Officially out spreading her creative wings, actress/writer/director Clea DuVall is ready for her ‘Intervention’
It took an intervention for Clea DuVall to finally come out of the closet publicly.
While she’s played queer characters throughout her career as actress — in 1999’s But I’m A Cheerleader and more recently in HBO’s Veep — DuVall’s delightful directorial debut, The Intervention, finally gave her a chance to play a lesbian character that she related to … as well as feel comfortable enough to officially open up about her own identity.
A dramedy also written by and starring DuVall, The Intervention sees a group of friends gather to tell a couple, Ruby and Peter, that they urgently need to divorce, since their relationship has become completely dysfunctional and toxic. However, this well-intentioned meddling causes Ruby and Peter to lash out at these friends, including could-be-an-alcoholic organizer, Annie (Melanie Lynskey), and call out their respective issues. For example, lesbian couple Jessie and Sarah (Natasha Lyonne), the former of which is beguiled by one of their friends’ latest conquests, a frisky 22-year-old bisexual girl, Lola (Alia Shawkat). (One of the funniest bits of drama resulting from the emotional fireworks involves a frenzied, vengeful kissing competition between Sarah and Jessie — it’s worth the price of admission alone.)
“It was actually one of the hardest scenes to shoot,” DuVall says. “There was so much about the timing, the people, getting the dialogue out. There were so much technical things involved I walked away from that worried, but it’s my favorite scene in the movie now.”
While The Big Chill serves as a cinematic inspiration for The Intervention (shot in and around Savannah, Ga.), real life also played a major part in the script’s genesis: DuVall’s personal experience staging a disastrous intervention (“We were all out of our league and it was a bust, but eventually it worked out for that person”) and reconciling a difficult emotional period due to years of intense relationship woes and tribulations.
“Ten years of relationships building on top of each other,” she says, “and running from one problem into a new problem, not really dealing with anything, and the accumulation of shit that stacks up as a result. I think I finally just stopped running away from those things and let myself feel it and go through what I had been fighting to avoid.”
Today sees DuVall in a much happier place relationship-wise, engaged to her girlfriend of four years (she declines to share her name, as the fiancé prefers privacy). As for her choice of onscreen partner for The Intervention, DuVall reunited with longtime friend and Cheerleader co-star Lyonne, these days best known for her Emmy-nominated turn as libidinous prisoner Nicky Nichols on Orange Is The New Black.
“I didn’t originally write the part with Natasha in mind — I saw the role as someone very different,” DuVall says. “Then, as I started casting and getting more people involved, I really wanted someone I already was comfortable with and had an intimacy, where you wouldn’t have to create that or a dynamic on the fly. She’s like my family, and you can’t manufacture that. Because I was doing something so far outside my comfort zone by writing, acting and directing at the same time, any support system and comforts I could give myself was much appreciated. Plus, she’s so talented and funny and could add so much.”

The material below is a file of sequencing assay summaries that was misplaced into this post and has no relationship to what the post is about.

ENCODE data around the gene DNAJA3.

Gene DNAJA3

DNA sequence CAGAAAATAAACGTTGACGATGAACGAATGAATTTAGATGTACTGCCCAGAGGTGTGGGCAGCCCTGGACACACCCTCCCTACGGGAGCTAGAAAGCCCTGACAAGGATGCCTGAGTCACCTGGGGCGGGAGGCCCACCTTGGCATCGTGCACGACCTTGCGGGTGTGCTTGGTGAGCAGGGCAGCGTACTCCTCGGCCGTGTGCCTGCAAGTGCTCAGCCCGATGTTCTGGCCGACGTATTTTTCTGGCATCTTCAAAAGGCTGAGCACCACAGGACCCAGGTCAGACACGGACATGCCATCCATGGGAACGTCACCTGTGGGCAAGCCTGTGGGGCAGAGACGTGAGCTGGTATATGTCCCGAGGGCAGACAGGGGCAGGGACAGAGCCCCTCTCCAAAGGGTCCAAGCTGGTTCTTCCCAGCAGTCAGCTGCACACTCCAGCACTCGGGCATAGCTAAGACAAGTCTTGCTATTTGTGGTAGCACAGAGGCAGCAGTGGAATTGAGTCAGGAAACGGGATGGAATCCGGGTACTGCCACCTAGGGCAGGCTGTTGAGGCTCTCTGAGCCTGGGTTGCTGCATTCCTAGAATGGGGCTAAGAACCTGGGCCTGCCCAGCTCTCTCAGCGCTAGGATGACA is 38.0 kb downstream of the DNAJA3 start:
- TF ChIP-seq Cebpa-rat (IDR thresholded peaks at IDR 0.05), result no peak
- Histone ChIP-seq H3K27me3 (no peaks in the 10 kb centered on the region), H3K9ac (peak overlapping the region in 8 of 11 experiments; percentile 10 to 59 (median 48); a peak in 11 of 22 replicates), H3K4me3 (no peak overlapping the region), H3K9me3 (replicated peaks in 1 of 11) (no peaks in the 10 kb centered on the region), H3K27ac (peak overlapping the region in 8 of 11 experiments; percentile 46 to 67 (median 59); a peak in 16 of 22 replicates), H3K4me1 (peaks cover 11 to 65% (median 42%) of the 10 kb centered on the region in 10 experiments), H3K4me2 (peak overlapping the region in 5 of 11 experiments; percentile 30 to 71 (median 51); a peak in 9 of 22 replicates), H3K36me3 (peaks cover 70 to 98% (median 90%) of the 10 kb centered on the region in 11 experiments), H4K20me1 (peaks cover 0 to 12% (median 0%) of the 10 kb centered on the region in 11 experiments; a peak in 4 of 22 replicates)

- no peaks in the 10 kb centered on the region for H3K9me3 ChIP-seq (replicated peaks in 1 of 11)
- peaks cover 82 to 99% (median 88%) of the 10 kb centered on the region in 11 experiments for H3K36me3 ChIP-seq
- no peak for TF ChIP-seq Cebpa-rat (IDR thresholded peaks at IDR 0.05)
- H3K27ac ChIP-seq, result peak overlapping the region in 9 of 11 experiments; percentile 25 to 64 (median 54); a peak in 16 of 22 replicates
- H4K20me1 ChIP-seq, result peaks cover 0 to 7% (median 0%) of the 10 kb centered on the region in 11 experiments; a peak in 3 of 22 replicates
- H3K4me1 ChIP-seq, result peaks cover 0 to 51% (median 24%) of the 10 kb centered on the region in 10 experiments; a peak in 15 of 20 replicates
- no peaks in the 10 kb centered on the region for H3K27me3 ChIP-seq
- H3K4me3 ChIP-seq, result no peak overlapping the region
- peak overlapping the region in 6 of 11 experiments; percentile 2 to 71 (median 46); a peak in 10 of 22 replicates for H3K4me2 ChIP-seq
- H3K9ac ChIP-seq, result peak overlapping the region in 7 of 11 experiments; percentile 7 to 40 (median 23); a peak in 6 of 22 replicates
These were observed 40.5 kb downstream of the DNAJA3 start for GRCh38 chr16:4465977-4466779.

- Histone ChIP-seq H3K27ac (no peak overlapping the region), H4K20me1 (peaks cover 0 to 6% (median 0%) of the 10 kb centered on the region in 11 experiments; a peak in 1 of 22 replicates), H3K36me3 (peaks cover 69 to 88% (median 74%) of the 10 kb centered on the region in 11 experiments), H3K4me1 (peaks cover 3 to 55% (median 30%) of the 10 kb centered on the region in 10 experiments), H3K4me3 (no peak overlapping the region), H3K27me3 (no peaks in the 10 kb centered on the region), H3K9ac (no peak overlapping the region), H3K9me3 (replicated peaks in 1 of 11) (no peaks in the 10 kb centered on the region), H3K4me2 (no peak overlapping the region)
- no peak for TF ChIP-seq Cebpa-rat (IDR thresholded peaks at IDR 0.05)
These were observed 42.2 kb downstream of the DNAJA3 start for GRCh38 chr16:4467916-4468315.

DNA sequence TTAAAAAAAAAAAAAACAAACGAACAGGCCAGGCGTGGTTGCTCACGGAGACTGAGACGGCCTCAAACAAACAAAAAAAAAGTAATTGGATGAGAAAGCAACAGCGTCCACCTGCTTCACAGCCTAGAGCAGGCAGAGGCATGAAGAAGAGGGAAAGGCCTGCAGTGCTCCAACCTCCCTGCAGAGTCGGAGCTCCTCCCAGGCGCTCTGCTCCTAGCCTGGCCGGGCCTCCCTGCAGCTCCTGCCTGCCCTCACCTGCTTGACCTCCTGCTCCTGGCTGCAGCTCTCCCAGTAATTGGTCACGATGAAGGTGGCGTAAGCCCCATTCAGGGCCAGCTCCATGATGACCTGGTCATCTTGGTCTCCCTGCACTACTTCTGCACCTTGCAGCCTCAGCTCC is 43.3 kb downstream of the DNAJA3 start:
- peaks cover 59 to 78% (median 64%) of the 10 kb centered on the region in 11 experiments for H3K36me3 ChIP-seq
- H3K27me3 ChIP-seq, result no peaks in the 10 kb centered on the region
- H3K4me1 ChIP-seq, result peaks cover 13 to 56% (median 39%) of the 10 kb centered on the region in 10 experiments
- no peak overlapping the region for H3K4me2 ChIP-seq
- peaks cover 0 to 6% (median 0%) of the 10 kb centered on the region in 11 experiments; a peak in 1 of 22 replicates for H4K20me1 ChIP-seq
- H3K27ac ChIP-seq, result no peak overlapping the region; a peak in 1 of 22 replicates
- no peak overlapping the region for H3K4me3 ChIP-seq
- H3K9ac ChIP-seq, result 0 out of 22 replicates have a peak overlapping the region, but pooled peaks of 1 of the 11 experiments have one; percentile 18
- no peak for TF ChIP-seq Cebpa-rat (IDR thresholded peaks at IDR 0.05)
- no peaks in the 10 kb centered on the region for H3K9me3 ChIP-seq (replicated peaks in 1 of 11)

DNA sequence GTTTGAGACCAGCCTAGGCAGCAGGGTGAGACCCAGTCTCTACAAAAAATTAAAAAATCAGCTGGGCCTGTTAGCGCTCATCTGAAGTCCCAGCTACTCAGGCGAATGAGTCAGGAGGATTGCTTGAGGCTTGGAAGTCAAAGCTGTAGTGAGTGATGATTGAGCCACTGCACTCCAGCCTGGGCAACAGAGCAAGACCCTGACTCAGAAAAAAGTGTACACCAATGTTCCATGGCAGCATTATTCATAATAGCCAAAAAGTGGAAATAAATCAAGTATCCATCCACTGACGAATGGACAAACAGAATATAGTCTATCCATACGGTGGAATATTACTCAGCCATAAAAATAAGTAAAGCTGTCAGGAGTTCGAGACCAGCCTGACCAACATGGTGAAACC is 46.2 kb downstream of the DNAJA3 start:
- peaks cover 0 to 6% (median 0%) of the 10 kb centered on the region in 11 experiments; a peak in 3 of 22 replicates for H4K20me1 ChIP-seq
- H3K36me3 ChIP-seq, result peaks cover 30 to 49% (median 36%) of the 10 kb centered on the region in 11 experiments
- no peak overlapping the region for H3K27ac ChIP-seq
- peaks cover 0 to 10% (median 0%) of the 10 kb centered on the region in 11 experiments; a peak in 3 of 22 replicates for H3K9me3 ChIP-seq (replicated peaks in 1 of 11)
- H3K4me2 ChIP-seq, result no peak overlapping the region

DuVall also agrees that Lyonne — who identifies as heterosexual — makes an amazing lesbian onscreen. “She does!” DuVall laughs. “There’s something very commanding and alpha about her, and I think that stereotypically people equate that with a more male personality, so she feels very comfortable being the guy. With me, she’s always the girl though, which I think she also likes.”
Despite boasting a litany of LGBT roles to her credit, in shows like HBO’s Carnivale, TNT’s Saving Grace, and FX’s American Horror Story: Asylum, after Cheerleader DuVall admits she avoided lesbian turns for years, while also keeping her own identity ambiguous on a public level.
“I was scared,” she says. “There were a lot of lesbian roles offered after, and I was scared. It was the 1990s, I was in my early 20s, and there was so much indirect pressure to be a certain way. No one was ever saying to me, ‘Don’t take on these gay roles,’ but I think I was definitely putting that on myself and that’s too bad, because there are things I look back on and wish I had been more brave.”
That’s all changed now, however, and DuVall feels especially comfortable in the skin of behind the scenes director: This year she directed the video for Tegan and Sara’s synth-drenched earworm of a single, “Boyfriend” (she also enlisted Sara Quinn for The Intervention’s original score), while several projects are in various stages of development.
Yet there’s one zone DuVall admits she feels compelled to enter despite her lack of comfort to date: politics. With this insane, high stakes election versus Trump and a pro-gun, anti-female/LGBT GOP platform, she’s motivated to intervene.
“I’m in conversations with people I worked with to see what we can do to get involved and help with gun control,” she says. “There’s an organization called Emily’s List, and their goal is to get female Democrats elected to all the levels of political office. I think I’ve shied away from being too publicly political, mainly because I felt I wasn’t educated enough, and I want my opinions to be based on education rather than reactions to things I don’t like.”
— Lawrence Ferber
The Intervention begins a national roll-out this week.
This article appeared in the Dallas Voice print edition August 26, 2016.